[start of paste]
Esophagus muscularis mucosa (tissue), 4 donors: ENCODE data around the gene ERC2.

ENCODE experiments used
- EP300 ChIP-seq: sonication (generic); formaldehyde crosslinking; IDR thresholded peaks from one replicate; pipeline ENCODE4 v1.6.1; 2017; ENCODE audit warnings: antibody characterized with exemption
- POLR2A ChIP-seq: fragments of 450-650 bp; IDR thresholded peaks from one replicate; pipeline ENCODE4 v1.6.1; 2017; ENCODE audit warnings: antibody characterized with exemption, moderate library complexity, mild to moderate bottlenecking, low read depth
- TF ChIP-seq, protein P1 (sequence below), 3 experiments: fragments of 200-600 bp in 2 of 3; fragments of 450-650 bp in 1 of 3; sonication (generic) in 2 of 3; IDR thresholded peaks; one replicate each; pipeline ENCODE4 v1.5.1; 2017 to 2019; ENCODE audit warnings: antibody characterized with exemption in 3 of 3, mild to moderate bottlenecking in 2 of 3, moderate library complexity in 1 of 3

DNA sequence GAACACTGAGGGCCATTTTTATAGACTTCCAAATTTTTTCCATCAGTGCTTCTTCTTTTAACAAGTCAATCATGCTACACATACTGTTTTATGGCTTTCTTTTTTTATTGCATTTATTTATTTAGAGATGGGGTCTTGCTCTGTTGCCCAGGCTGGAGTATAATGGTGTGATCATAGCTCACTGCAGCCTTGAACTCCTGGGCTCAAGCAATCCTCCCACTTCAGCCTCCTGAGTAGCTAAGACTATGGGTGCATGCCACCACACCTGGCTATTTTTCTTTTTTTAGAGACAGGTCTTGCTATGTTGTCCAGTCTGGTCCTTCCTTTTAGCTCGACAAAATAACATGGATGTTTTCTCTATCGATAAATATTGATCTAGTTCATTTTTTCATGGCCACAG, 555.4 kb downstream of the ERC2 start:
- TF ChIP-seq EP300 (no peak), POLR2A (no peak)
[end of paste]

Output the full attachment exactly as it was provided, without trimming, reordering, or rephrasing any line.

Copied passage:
Esophagus muscularis mucosa (tissue), 4 donors: ENCODE data around the gene ERC2.

ENCODE experiments used
- EP300 ChIP-seq: sonication (generic); formaldehyde crosslinking; IDR thresholded peaks from one replicate; pipeline ENCODE4 v1.6.1; 2017; ENCODE audit warnings: antibody characterized with exemption
- POLR2A ChIP-seq: fragments of 450-650 bp; IDR thresholded peaks from one replicate; pipeline ENCODE4 v1.6.1; 2017; ENCODE audit warnings: antibody characterized with exemption, moderate library complexity, mild to moderate bottlenecking, low read depth
- TF ChIP-seq, protein P1 (sequence below), 3 experiments: fragments of 200-600 bp in 2 of 3; fragments of 450-650 bp in 1 of 3; sonication (generic) in 2 of 3; IDR thresholded peaks; one replicate each; pipeline ENCODE4 v1.5.1; 2017 to 2019; ENCODE audit warnings: antibody characterized with exemption in 3 of 3, mild to moderate bottlenecking in 2 of 3, moderate library complexity in 1 of 3

DNA sequence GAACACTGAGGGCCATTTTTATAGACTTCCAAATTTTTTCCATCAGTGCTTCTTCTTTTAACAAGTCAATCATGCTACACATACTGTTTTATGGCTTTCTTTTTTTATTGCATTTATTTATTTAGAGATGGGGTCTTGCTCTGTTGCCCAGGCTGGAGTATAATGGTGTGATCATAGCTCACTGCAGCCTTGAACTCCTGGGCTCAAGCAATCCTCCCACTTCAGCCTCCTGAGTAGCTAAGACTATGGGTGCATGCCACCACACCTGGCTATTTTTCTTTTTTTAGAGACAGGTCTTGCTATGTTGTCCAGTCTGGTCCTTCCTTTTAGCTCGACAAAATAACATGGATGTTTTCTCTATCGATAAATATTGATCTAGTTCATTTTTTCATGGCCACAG, 555.4 kb downstream of the ERC2 start:
- TF ChIP-seq EP300 (no peak), POLR2A (no peak)